Doppler sonography, or Doppler ultrasound, is a medical imaging technique that uses ultrasound enhanced by the Doppler effect. The Doppler effect generally uses a change in the pitch of sound waves that are measured by an ultrasound-receiving device such as a transducer. Colored Doppler images often provide helpful information about the flow and movement of blood and inner areas of the body. This technique is commonly used during pregnancy to provide detailed images of a developing unborn baby. Other uses for Doppler sonography may include visual examinations of tendons, joints and muscles as well as internal organs.
Pregnant women may undergo an ultrasound for several reasons such as measurement of blood flow through the umbilical cord as well as evaluation of the heart or brain of the unborn baby. This test usually shows the size of a developing fetus and may provide information about the health of the fetus, such as the amount of oxygen received. Physicians may identify health conditions in some pregnant mothers, such as sickle cell anemia or preeclampsia, with the aid of this test.
Some doctors have patients undergo Doppler sonography to investigate a number of medical conditions. Patients with leg pain may have intermittent claudication and atherosclerosis that can appear on a Doppler sonography image in some instances. Varicose veins and other abnormalities of blood vessels can be investigated with this form of ultrasound. Blood clots and blood flow blockages may be identified with Doppler sonography in some cases. Some physicians use this form of ultrasound to provide images that guide their work during surgical procedures such as a blood vessel ablation.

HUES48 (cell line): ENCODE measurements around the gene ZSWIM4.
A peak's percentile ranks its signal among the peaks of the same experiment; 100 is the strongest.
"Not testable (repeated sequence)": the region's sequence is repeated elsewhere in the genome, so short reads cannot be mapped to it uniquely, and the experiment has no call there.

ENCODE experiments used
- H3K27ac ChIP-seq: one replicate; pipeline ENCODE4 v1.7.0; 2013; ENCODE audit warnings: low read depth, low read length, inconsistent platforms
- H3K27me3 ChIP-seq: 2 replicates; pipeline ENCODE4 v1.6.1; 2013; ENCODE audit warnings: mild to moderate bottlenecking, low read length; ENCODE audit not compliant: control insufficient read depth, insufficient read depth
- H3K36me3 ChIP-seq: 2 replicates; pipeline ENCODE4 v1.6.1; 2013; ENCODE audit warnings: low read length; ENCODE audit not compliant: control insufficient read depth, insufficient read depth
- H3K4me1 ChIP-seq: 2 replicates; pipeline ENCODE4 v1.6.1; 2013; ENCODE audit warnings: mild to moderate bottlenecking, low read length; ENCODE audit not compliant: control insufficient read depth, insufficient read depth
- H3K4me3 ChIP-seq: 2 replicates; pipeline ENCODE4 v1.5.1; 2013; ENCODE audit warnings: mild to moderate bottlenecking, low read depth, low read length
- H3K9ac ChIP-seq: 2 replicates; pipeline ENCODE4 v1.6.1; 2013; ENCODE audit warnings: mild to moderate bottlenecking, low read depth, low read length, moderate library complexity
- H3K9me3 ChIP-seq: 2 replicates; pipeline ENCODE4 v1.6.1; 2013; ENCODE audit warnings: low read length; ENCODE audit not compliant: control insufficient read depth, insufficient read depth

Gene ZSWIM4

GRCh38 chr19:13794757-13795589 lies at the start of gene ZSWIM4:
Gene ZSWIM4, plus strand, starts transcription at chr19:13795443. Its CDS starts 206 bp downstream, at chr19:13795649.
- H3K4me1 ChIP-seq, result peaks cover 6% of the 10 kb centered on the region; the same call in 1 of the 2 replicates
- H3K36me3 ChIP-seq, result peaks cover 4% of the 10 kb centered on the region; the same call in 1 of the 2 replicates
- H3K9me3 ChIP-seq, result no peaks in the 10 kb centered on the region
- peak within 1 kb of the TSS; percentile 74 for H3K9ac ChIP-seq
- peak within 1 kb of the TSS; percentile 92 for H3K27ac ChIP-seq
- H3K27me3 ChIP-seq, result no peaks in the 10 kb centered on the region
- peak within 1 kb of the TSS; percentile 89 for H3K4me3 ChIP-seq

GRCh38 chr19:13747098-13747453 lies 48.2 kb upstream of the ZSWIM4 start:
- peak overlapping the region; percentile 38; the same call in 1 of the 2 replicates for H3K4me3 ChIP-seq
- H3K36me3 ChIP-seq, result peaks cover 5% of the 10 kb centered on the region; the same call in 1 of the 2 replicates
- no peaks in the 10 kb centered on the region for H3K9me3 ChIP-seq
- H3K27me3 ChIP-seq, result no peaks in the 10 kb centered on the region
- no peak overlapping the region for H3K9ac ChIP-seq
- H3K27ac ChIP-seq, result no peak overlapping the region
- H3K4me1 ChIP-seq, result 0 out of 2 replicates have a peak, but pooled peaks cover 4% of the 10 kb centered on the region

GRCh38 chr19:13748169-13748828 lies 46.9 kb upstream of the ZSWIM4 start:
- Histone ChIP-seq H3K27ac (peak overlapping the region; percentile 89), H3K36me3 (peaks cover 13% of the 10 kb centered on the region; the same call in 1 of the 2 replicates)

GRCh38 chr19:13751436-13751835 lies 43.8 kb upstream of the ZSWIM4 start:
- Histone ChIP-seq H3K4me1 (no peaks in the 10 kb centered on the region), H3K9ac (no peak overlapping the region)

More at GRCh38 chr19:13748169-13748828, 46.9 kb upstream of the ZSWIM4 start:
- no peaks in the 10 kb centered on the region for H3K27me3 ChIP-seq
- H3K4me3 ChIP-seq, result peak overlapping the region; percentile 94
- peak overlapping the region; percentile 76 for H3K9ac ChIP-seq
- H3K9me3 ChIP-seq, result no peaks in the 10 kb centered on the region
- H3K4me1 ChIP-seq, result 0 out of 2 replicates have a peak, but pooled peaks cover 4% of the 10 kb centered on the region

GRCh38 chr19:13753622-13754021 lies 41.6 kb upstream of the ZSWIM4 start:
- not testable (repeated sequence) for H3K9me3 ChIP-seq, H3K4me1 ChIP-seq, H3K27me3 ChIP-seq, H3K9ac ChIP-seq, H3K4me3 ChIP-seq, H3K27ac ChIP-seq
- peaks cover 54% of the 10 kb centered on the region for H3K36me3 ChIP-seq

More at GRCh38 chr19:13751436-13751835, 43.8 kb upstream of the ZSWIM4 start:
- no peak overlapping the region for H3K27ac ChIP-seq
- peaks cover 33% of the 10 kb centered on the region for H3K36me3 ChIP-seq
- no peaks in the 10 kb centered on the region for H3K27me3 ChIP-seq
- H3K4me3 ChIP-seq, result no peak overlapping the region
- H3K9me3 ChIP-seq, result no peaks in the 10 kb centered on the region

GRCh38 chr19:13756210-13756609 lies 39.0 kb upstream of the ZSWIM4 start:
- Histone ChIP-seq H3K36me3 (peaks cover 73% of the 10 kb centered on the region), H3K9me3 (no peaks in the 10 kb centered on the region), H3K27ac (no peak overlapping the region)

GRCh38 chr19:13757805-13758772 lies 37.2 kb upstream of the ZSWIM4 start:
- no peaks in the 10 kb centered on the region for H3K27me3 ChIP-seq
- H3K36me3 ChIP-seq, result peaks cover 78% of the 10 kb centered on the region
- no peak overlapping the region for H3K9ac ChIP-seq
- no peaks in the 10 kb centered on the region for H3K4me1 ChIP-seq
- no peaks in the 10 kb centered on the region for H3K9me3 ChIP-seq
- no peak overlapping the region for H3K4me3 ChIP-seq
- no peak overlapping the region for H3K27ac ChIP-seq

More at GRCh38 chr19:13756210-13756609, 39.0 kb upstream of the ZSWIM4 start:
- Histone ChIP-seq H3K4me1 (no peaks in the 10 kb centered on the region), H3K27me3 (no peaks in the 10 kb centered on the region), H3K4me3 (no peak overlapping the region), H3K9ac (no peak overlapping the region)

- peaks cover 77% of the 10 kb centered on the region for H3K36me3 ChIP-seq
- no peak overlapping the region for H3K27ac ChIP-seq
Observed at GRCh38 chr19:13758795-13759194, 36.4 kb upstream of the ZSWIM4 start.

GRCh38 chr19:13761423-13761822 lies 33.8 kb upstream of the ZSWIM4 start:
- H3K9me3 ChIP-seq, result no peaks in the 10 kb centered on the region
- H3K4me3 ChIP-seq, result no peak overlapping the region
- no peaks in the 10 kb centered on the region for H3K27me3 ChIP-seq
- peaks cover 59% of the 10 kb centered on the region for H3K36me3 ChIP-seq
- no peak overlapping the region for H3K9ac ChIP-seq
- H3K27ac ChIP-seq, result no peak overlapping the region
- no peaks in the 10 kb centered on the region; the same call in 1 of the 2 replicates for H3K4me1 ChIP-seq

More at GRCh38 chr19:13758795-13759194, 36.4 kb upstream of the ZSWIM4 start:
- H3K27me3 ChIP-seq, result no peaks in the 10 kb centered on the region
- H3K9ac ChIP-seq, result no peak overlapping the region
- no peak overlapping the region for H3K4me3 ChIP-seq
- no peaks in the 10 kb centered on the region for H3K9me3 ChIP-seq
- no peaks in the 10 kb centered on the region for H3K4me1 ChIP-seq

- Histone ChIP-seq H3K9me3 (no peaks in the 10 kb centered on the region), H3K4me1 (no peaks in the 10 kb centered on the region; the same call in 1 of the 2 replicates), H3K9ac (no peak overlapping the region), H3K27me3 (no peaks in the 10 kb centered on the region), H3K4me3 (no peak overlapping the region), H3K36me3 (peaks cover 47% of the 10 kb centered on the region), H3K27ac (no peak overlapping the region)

A patient usually lies on his back or side during an ultrasound. Medical professionals normally apply a special Doppler gel to the skin near an area where images are desired. A transducer is typically placed against the gel-covered skin and moved around to get Doppler sonography images from several desired angles. Most Doppler ultrasound tests are completed in 30 to 60 minutes. Doctors may recommend that patients not wear jewelry during a test to reduce the chance of image distortion.
In some instances, patients have unreliable results from a Doppler sonography due to several factors. Patients who do not remain still during the procedure while images are being recorded may cause images to become distorted. In some cases, bones in the body can block the ultrasound signals used during the test. Reliable ultrasound images may be more difficult to obtain in obese individuals, and irregular heart rhythms may cause abnormal images of blood vessels.